Through the garden gate — Garden envy
Published 3:51 pm Friday, November 4, 2022
A few weeks ago, I escaped to Maine to explore some gardens and late-blooming native plants there. Obviously, the growing season is shorter, and the weather is different. There’s far less humidity, and summer days are milder with cooler nights. Hunting for native plants there is like getting an extra season. What I missed here, may just be beginning to bloom there. Plants that I have to travel to the mountains to see in Virginia are everywhere in Maine. The dwarf dogwood or bunchberry (Cornus canadensis), for example, is only found in five counties in Virginia and is considered critically imperiled. It looks exactly like a tiny dogwood tree and is everywhere there.
Gardens along the coast where I was – Camden to Northport – inspire tremendous envy, at least for how they appear during the summer. Maine is heaven if you want to grow the most luxurious hostas, rhododendrons, ferns, and hydrangeas ever. The cool days mean that hostas can be planted in full sun and will thrive; they’re so huge that they look prehistoric. Other plants, such as peonies, lupines, and bellflowers abound. Oh, to have those shades of blue and cream in my garden.
As you might expect, however, there is a downside. Spring is late and preceded by both mud and mayfly seasons. The winters, well, they’re not for the faint of heart, but during the summer gardeners are very busy. I visited one garden overlooking Penobscot Bay where the owner had a massive vegetable plot filled with squash, heirloom tomatoes, and the most beautiful carrots and celery I’ve ever seen. Perfect carrots! She also had terraced flower gardens sloping down to the bay that featured phlox, Russian sage, oriental lilies, daylilies, Echinacea, and lavender. There were massive rhododendrons around her house. And masses of lilies and hydrangeas. So many types of hydrangeas.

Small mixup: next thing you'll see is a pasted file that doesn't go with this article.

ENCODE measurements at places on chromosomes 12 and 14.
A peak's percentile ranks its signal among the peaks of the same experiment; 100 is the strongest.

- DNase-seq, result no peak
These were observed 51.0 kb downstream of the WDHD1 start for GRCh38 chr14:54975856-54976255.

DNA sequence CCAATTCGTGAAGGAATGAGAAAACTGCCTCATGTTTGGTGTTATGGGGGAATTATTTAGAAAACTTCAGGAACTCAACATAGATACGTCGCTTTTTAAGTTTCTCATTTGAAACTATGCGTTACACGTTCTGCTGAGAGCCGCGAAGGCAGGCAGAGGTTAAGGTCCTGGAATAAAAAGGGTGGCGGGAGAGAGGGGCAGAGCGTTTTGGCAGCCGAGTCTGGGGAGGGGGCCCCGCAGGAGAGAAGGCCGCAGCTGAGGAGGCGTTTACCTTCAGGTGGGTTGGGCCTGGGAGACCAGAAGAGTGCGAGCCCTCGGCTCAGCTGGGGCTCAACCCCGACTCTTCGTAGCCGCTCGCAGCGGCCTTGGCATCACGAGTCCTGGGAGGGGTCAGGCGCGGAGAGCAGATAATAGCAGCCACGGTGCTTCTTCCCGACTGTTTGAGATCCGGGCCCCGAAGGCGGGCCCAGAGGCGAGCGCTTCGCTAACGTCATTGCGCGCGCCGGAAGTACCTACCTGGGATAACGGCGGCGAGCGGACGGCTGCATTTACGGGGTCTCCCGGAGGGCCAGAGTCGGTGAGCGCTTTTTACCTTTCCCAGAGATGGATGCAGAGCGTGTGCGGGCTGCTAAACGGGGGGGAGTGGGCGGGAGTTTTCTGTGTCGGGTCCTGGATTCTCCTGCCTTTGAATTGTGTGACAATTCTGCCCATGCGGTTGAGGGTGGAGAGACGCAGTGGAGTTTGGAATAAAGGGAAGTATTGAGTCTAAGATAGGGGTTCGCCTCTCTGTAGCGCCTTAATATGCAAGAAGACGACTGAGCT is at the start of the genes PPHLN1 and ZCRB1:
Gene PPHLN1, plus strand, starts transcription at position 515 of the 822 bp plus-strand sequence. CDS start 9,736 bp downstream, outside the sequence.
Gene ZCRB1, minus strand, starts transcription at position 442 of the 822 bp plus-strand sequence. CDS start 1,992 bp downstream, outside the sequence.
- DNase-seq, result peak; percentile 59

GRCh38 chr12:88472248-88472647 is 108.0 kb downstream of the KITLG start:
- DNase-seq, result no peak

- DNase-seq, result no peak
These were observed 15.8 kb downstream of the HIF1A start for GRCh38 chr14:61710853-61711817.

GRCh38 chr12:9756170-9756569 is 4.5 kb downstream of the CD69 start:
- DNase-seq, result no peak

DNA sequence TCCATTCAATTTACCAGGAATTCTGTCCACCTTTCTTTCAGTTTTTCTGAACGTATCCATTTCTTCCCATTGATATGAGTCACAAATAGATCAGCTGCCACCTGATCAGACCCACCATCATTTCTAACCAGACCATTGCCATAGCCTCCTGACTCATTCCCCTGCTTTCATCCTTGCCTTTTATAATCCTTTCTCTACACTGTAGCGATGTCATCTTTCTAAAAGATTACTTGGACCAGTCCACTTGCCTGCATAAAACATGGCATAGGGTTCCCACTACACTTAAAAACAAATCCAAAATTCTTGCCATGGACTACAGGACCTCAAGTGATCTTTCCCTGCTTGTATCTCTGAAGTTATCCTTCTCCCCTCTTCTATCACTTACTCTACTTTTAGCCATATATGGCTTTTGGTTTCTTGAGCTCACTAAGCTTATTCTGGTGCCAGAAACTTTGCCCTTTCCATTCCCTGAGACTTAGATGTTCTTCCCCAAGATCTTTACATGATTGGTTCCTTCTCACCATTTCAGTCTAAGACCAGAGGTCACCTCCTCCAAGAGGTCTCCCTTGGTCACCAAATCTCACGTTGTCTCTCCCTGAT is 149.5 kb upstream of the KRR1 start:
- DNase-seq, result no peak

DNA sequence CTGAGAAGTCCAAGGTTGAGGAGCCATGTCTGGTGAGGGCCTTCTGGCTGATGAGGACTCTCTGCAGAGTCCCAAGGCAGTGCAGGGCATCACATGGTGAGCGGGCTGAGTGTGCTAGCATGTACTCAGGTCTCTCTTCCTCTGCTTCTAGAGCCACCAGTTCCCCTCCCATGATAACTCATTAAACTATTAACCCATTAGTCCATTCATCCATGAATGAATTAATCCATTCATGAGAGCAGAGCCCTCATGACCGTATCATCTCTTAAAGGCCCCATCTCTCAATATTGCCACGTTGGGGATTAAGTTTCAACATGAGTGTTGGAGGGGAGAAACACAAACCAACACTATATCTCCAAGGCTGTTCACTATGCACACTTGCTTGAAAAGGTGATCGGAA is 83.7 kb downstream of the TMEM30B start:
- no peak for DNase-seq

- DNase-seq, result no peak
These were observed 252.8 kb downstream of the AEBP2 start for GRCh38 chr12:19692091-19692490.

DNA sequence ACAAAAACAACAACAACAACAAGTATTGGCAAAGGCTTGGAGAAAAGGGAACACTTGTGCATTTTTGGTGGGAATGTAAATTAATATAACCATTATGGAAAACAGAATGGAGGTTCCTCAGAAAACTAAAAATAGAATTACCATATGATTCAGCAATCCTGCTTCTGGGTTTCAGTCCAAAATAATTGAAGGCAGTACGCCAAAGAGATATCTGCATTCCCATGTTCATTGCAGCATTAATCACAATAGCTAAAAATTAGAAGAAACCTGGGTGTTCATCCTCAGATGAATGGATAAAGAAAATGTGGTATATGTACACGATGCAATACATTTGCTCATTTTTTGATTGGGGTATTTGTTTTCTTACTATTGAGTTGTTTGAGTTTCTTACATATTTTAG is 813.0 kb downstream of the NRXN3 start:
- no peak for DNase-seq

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Families in the area I visited tend to be serious gardeners. Garden clubs are very active, even during the summer, and have a special membership for summer folks. Summer meetings are dedicated to visiting carefully selected gardens so that everyone gets a chance to see what can be grown successfully in Maine and learn from the host’s successes and failures.
I’m back in Virginia now, back to the reality of gardening here. My hostas will never be as large or lush as the ones in Northport, and my hydrangeas will always require some shade and extra water during the summer. Nevertheless, my Sum and Substance hostas this year were well over six feet wide, and my Grateful Red hydrangea was covered with scores of dark red blooms. And there is no mud season here. And I don’t have to bring in yards of topsoil.
It’s all right to have garden envy, but it’s also good to understand that, as a gardener, it’s best to deal with the conditions you have at hand. If you need me, I’ll be in the garden planting the 30 new daylilies that arrived while I was gone and weeding. Endless weeding. My mother used to say that weeding engendered patience and a Zen-like state, but I’m not convinced. As far as I’m concerned, weeding leads to aches and pains.
Dr. Cynthia Wood is a master gardener. Her email address is firstname.lastname@example.org.